Abstract reads: Mosses are a highly diverse lineage of land plants, whose diversification, spanning at least 400 million years, remains phylogenetically ambiguous due to the lack of fossils, massive early extinctions, late radiations, limited morphological variation, and conflicting signal among previously used markers. Here, we present phylogenetic reconstructions based on complete organellar exomes and a comparable set of nuclear genes for this major lineage of land plants. Our analysis of 142 species representing 29 of the 30 moss orders reveals that relative average rates of non-synonymous substitutions in nuclear versus plastid genes are much higher in mosses than in seed plants, consistent with the emerging concept of evolutionary dynamism in mosses. Our results highlight the evolutionary significance of taxa with reduced morphologies, shed light on the relative tempo and mechanisms underlying major cladogenic events, and suggest hypotheses for the relationships and delineation of moss orders.

Collection course successful again!

EEB 5500 (Introduction to Natural History Collections) was offered again this spring, and still drawing students from across campus. Students become acquainted with policies, ethics, and management, and leave with a new appreciation for the role of collection in preserving our natural heritage, and their value in furthering scientific endeavors.  The course is led by Drs. Jane O’Donnell and Sarah Taylor with participation of Dr. Geert Goemans and Susan Hochgraf. Well done!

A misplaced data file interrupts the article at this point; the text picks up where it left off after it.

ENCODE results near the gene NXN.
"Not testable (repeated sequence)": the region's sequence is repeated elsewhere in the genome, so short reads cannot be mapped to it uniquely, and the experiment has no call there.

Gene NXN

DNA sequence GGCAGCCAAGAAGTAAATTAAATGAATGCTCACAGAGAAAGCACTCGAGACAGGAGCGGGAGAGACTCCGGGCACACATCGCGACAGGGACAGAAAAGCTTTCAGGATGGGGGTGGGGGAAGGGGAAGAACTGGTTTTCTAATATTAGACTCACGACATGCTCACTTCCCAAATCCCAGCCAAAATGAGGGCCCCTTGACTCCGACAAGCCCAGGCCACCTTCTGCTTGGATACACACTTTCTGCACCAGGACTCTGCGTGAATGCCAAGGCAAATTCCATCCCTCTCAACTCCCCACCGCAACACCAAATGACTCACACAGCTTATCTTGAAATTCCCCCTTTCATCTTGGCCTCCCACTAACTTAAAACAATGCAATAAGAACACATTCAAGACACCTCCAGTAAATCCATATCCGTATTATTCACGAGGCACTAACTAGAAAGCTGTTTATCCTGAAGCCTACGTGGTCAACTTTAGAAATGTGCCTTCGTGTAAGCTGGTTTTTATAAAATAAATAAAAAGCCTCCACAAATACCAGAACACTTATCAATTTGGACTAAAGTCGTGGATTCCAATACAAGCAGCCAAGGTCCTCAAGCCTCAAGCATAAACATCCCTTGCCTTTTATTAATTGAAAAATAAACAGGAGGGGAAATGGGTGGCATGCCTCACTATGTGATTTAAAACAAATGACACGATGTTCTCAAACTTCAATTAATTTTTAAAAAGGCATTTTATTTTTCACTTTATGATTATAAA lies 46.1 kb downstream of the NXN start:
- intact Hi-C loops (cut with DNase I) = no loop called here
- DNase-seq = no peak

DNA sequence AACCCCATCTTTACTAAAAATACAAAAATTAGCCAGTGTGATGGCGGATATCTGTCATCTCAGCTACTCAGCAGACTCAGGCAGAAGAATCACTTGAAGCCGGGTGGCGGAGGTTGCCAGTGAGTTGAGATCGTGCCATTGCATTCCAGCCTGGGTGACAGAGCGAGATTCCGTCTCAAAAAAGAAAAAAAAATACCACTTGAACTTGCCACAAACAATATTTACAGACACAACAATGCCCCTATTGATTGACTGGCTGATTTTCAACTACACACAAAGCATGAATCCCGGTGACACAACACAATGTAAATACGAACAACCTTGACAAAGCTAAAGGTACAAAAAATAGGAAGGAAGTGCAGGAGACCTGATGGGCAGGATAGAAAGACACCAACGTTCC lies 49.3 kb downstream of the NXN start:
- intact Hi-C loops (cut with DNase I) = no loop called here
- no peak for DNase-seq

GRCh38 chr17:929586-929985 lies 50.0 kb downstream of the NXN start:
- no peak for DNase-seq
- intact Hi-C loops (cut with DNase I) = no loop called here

Anticipating the blooming of the corpse flower!

Our Biodiversity Education & Research Greenhouses host a few plants of Amorphophallus titanum, better known as the corpse flower. Some of us remember the long lines of visitors coming to see the largest inflorescence in the world and experience its unusual smell. Our plants are doing well, but it may take a bit more patience until we can see the majestic flower. See article in Daily Campus.

Living plant collection in the news

EEB’s Biodiversity Research and Education Greenhouse is mentioned in an article of the latest issue of Public Garden published by the American Public Garden Association. The article entitled “What’s our backup plan? A look at living collections security” highlights our greenhouse holding the only known representatives of Solanum ensifolium, a endemic species of Puerto Rico, now considered extremely endangered and potentially extinct in the wild. Clinton Morse and colleagues in EEB are now seeking to propagate the samples to create additional backup collections and repatriate the material back to Puerto Rico.

Water shrews of Connecticut

Jamie Fischer (White Memorial Conservation Center Research Director) visited our vertebrate collections and examined a drawer of water shrew specimens.  Water shrews are unusual members of their group: they spend much of their lives in water, have waterproof fur coats, have a heavy fur fringe on their feet that helps them paddle and even ‘walk on water’ for more than a meter.  Jamie is writing a petition to have them added to a list of designated species for conservation in the state.